And I’m finding more and more that these small, seemingly insignificant choices are the nuts and bolts of what it means to truly follow Him.

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Who is the Most Influential Person in Your Life?

Who is the most influential person in your life?

You are.

As Paul Tripp has said, “No one is more influential in your life than you are, because no one talks to you more than you do.”

Sounds simple, doesn’t it? Unfortunately, though we wield this influence over ourselves, we also ironically fail to realize just how dramatically we do. When we fail to take a proactive stance in our own lives, we assume by default an attitude of victimization. Things are constantly happening to us, and we give in the fight to feel whatever we feel, believe whatever we believe, love whoever we love. We by our inattentiveness hand over this influence to anyone and everyone else.

This is also where we might also begin to drift into some kind of self-help, self-empowering mumbo jumbo. The question that keeps us out of that territory is exactly what you are going to say to yourself.

Is our message going to be based on ourselves? Our own abilities? Our own goodness? Our own positive thinking?

Or is our message going to be one of joy in our weakness and Christ’s strength? Our own sinfulness but Christ’s righteousness? Our own need and God’s provision?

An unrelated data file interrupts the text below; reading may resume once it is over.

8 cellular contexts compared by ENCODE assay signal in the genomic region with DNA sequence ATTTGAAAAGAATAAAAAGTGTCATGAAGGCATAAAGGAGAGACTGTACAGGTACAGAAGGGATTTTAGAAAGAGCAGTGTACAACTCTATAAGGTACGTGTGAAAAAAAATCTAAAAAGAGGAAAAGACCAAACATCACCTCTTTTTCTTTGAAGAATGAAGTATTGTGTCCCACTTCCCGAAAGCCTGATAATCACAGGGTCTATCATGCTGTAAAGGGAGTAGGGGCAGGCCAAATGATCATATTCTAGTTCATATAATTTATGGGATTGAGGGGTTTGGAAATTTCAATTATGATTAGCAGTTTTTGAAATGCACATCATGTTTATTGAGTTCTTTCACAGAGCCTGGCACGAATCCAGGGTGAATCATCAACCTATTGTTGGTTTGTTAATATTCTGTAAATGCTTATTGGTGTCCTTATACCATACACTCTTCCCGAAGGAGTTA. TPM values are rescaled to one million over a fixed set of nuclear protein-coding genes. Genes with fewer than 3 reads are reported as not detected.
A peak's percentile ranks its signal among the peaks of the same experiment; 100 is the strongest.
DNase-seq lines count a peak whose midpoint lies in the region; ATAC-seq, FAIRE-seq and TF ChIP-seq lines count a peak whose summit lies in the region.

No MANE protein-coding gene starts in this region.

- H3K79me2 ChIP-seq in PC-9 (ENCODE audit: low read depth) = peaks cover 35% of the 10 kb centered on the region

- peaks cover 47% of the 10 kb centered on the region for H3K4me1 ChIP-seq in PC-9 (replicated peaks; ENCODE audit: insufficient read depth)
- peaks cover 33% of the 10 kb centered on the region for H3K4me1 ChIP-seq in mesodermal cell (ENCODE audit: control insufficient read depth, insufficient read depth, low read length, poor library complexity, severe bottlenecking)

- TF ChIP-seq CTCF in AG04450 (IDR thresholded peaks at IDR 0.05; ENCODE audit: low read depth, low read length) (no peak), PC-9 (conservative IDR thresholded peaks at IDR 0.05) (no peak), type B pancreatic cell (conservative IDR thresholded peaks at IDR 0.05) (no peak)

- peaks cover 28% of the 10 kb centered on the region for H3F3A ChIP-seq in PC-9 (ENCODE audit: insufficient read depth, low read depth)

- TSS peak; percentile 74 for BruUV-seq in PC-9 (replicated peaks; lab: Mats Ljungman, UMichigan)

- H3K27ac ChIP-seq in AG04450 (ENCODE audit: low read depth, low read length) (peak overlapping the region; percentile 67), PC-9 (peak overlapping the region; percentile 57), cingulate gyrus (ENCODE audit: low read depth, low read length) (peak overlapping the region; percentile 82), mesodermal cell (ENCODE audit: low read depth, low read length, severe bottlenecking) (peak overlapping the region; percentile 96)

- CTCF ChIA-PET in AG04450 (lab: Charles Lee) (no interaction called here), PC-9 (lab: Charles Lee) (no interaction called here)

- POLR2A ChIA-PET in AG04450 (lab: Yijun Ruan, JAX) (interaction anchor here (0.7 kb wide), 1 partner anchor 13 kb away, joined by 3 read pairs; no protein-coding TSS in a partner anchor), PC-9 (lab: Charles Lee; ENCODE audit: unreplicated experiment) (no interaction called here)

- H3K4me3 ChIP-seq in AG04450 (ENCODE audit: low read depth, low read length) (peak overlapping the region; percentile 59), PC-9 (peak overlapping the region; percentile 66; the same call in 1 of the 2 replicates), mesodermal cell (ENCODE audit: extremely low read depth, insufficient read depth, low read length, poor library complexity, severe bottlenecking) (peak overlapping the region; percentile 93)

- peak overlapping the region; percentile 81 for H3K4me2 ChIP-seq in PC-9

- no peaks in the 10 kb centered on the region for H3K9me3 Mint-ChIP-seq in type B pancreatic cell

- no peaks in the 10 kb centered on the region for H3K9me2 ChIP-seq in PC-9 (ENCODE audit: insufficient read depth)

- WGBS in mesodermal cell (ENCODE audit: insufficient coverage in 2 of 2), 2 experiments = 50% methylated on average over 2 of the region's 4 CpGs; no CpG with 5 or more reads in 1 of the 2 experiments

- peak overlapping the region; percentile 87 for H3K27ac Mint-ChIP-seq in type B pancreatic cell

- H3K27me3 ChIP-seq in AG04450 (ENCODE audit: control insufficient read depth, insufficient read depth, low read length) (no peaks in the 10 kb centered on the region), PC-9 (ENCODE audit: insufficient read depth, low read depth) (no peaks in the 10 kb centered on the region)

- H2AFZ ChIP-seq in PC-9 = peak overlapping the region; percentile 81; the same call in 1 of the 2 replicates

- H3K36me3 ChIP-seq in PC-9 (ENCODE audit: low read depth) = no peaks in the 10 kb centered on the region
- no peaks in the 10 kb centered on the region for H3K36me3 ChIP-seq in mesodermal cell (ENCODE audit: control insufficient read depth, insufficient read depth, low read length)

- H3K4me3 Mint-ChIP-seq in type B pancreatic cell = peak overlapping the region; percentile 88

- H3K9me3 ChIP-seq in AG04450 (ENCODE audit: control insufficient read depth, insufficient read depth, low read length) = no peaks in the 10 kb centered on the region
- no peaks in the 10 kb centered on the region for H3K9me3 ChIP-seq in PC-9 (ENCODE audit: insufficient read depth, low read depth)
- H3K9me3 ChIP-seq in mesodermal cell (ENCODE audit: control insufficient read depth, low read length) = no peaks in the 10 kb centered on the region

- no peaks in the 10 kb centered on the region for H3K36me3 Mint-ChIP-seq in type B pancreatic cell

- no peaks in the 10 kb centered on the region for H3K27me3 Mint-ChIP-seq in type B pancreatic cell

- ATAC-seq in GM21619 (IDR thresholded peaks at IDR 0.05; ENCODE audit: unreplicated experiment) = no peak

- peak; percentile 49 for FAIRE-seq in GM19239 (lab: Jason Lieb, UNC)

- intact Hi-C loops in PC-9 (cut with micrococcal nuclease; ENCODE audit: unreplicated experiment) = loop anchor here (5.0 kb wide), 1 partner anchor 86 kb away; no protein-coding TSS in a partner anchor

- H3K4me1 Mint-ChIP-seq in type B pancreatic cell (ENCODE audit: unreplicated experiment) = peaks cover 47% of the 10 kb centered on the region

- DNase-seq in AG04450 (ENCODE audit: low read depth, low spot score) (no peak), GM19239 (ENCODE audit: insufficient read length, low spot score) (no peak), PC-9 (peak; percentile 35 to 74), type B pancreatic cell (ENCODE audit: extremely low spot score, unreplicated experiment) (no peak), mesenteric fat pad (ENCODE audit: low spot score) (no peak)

You have the primary voice inside your head. Make sure you are speaking the truth to you today.

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The Thin Line Between Faith and Foolishness

Someone, somewhere once defined “insanity” as doing the same thing over and over again and expecting to get different results.

True enough.

At some point, when you are in a rhythm and cycle and you’re not satisfied with the results, you have to go back and look at the way you are doing something, or the assumptions you had in doing that thing to see what needs to be corrected:

  • If you’re launching a business or a product and people aren’t buying in, then you need to examine your messaging, pricing, or the perceived need for your thing.
  • If you’re trying to lose weight but can’t, you need to examine your diet, your exercise level, or both.